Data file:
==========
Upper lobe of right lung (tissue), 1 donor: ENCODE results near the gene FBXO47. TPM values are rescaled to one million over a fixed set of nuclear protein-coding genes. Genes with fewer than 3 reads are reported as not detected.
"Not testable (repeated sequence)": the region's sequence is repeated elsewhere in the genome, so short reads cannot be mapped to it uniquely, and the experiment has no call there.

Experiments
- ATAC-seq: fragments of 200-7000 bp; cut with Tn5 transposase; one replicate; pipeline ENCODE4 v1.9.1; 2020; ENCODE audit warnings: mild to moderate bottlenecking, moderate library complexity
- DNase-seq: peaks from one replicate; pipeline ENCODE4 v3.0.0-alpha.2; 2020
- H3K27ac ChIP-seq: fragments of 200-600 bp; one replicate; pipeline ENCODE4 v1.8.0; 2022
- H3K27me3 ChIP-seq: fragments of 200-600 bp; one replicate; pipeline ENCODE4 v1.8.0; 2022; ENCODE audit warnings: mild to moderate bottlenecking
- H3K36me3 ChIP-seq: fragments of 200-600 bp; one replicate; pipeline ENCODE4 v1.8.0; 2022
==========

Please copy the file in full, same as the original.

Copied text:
Upper lobe of right lung (tissue), 1 donor: ENCODE results near the gene FBXO47. TPM values are rescaled to one million over a fixed set of nuclear protein-coding genes. Genes with fewer than 3 reads are reported as not detected.
"Not testable (repeated sequence)": the region's sequence is repeated elsewhere in the genome, so short reads cannot be mapped to it uniquely, and the experiment has no call there.

Experiments
- ATAC-seq: fragments of 200-7000 bp; cut with Tn5 transposase; one replicate; pipeline ENCODE4 v1.9.1; 2020; ENCODE audit warnings: mild to moderate bottlenecking, moderate library complexity
- DNase-seq: peaks from one replicate; pipeline ENCODE4 v3.0.0-alpha.2; 2020
- H3K27ac ChIP-seq: fragments of 200-600 bp; one replicate; pipeline ENCODE4 v1.8.0; 2022
- H3K27me3 ChIP-seq: fragments of 200-600 bp; one replicate; pipeline ENCODE4 v1.8.0; 2022; ENCODE audit warnings: mild to moderate bottlenecking
- H3K36me3 ChIP-seq: fragments of 200-600 bp; one replicate; pipeline ENCODE4 v1.8.0; 2022